Listen to what your listening partner “says”. In other words, listen to the speaker’s word usage, intonation, pauses, voice inflections, phrasing and other audible clues in order to find similar ways to communicate back with your listening partner. Subconsciously, people find you more friendly, interesting, honest and believable when you imitate their own conduct during a conversation. These clues will help make your conversation more successful and honest by showing that you are genuinely interested. For example, this is a proven advantage for business communicators like salespeople. Similarity is the key to being agreeable and more influential.

Pay attention to what your listening partner “does”. Remember that social behavior during a conversation is indicated by specific facial expressions, body gestures, or other unconscious social signals. Pay attention to these non-verbal forms of communication in order to approximate your listener, and demonstrate that you both have something in common by using social signals similar to those of your listening partner. If the speaker smiles at you while explaining something, you are not going to frown at him/her if you want to demonstrate that you are interested in the conversation. Instead, you will imitate the same behavior and smile back at him/her. Remember, similarity is the key to an honest and successful conversation.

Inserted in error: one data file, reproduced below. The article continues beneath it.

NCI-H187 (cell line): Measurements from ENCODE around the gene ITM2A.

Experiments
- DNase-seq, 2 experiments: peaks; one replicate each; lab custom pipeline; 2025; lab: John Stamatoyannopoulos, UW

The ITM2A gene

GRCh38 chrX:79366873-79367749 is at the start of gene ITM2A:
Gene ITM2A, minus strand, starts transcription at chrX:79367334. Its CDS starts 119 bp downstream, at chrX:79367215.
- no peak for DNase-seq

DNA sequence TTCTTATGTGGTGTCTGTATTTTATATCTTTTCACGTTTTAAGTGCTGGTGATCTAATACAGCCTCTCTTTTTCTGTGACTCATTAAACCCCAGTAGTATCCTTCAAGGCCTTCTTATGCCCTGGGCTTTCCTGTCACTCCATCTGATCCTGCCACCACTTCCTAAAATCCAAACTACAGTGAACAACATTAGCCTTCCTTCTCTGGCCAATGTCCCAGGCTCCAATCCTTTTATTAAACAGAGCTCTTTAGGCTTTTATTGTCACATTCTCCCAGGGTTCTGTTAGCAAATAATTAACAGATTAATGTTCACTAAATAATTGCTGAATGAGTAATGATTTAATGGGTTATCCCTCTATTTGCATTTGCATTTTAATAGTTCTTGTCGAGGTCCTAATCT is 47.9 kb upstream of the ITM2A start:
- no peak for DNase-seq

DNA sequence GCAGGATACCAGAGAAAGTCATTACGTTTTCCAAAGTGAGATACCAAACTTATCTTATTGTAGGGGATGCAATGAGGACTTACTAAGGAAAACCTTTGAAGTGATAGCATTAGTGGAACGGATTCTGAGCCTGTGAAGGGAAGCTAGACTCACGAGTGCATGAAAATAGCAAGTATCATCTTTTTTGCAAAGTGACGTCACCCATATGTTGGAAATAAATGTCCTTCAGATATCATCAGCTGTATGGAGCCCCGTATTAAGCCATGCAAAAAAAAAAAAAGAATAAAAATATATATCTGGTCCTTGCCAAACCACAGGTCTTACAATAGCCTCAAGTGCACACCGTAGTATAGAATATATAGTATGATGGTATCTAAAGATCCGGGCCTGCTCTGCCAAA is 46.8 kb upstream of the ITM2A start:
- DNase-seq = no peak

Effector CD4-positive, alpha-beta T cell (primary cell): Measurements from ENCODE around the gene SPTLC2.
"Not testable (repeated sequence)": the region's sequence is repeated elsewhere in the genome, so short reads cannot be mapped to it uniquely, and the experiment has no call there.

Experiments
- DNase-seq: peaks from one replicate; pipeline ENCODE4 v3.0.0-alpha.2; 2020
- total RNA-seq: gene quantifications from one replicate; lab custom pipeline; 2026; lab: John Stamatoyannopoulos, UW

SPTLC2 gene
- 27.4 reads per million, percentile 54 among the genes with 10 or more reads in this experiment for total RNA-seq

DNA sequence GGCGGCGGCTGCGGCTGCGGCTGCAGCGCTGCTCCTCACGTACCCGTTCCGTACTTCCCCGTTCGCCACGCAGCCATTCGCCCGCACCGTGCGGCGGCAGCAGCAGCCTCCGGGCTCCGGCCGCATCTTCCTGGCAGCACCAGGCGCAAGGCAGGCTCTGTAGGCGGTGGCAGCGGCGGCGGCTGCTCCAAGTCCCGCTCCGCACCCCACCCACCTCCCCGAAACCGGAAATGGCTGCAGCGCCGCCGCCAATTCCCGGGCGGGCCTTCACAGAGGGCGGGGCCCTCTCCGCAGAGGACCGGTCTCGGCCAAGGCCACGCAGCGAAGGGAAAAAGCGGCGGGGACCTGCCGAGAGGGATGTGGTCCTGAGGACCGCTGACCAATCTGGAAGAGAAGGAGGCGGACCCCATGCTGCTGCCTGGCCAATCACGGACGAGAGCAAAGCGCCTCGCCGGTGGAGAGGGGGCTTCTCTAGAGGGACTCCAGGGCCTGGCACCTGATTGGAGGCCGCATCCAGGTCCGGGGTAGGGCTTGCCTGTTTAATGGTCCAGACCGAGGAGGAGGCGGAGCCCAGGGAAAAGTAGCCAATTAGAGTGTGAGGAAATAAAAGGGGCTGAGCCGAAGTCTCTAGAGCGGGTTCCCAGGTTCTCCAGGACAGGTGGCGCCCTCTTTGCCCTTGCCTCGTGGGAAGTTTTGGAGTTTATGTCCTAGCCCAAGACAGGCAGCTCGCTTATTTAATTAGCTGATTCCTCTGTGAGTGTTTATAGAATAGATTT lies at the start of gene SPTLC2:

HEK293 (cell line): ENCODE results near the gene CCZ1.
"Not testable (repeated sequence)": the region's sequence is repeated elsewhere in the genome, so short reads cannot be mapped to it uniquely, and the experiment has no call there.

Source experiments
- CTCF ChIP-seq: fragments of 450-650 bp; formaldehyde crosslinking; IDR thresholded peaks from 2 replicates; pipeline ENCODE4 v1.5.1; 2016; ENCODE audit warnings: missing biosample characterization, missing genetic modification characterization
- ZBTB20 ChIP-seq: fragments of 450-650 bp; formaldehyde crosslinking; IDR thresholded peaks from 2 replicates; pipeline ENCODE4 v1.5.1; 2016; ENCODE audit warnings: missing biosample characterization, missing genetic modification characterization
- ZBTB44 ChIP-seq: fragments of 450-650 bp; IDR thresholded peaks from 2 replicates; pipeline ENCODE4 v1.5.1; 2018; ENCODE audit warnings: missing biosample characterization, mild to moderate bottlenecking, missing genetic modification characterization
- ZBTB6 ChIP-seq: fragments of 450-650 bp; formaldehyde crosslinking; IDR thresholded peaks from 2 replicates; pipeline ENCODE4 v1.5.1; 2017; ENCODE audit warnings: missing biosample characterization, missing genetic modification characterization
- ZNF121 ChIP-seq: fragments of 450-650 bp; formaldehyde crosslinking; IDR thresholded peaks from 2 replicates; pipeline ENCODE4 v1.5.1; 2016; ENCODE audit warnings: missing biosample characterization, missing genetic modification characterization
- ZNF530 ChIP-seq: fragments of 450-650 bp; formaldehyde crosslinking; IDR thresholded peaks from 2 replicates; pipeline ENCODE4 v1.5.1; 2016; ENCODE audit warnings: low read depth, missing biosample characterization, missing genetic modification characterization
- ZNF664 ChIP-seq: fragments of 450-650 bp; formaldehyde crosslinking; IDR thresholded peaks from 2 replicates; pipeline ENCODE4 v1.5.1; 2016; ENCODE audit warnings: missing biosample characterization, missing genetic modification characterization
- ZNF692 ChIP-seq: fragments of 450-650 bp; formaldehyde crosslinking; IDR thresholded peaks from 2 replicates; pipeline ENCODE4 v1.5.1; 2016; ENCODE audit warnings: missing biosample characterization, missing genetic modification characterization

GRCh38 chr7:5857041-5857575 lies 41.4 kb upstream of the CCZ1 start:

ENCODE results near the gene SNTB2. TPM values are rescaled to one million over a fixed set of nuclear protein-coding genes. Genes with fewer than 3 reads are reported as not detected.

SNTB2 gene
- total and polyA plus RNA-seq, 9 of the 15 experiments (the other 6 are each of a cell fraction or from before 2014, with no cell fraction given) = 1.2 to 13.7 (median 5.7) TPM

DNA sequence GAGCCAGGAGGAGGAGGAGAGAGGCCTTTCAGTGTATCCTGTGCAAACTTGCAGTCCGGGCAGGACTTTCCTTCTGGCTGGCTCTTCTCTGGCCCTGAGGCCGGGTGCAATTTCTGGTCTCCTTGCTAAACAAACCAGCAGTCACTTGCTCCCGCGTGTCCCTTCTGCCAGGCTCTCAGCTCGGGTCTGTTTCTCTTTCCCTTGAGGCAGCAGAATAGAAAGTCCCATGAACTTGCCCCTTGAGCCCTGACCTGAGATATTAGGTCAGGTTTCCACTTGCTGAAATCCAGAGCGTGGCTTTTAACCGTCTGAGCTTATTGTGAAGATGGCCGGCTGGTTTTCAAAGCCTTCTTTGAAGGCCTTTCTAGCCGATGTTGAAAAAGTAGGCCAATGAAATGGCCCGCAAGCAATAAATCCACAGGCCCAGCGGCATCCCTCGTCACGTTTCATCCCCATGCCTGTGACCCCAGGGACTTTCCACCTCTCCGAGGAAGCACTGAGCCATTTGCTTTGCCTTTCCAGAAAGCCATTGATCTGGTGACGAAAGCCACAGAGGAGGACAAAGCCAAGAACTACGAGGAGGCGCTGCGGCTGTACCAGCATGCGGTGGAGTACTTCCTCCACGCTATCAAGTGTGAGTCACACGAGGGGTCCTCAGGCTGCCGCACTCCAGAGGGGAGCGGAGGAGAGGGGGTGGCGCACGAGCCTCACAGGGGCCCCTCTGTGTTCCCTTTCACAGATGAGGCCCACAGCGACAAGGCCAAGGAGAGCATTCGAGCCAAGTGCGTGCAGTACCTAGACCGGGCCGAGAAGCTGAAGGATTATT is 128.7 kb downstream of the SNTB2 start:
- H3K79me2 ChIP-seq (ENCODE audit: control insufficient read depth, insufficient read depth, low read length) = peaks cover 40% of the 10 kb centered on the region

Written by Raymond Bevilacqua, ENGLISH with RAYMOND©, October 2014



EwR News - "English with Raymond" has a New Look in Google+

is now in
Come join us for more information !


Friday, October 17, 2014

EwR Public Relations - Presentation to Thank Spain's NPR Radio Station for an Interview


.... wants to thank the "Nomads" Program on Spain's National Public Radio (NPR) Station for inviting Raymond to speak about Seattle.  Raymond was born there.

.... quiere dar las gracias al programa "Nómadas" en la Radio Nacional de España (RNE) por invitar a Raymond para hablar sobre su ciudad natal Seattle.  Raymond nació allí.

In order to show his appreciation, Raymond has made a Prezi Interactive Presentation for NPR in Spain.

Para demostrar su agradecimiento, Raymond ha hecho una presentación interactiva Prezi para RNE de España.


Thanks Nomads at NPR SPAIN!!!
Gracias a Nómadas en RNE!!!

Monday, October 13, 2014

EwR Speaking - Master Conversation Skills in English (Step 1 of 4)

English with Raymond's
First of Four Steps
to Master Conversation Skills in English


Many students, who are learning English as a second language, feel that their greatest deficiency in using the language is with conversation skills.  Here is the first of four fundamental characteristics of good conversation skills that can help you be a better listener, as well as a better speaker, during a conversation with someone else.